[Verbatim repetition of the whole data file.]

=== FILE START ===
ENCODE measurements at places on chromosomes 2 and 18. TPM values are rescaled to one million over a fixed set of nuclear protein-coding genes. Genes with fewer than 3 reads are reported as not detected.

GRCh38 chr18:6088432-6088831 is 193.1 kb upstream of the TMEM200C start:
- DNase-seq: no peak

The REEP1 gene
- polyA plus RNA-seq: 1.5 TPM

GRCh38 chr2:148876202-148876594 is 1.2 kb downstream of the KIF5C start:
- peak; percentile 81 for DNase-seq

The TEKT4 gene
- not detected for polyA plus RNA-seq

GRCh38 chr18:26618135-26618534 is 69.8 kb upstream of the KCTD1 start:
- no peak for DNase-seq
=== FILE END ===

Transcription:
ENCODE measurements at places on chromosomes 2 and 18. TPM values are rescaled to one million over a fixed set of nuclear protein-coding genes. Genes with fewer than 3 reads are reported as not detected.

GRCh38 chr18:6088432-6088831 is 193.1 kb upstream of the TMEM200C start:
- DNase-seq: no peak

The REEP1 gene
- polyA plus RNA-seq: 1.5 TPM

GRCh38 chr2:148876202-148876594 is 1.2 kb downstream of the KIF5C start:
- peak; percentile 81 for DNase-seq

The TEKT4 gene
- not detected for polyA plus RNA-seq

GRCh38 chr18:26618135-26618534 is 69.8 kb upstream of the KCTD1 start:
- no peak for DNase-seq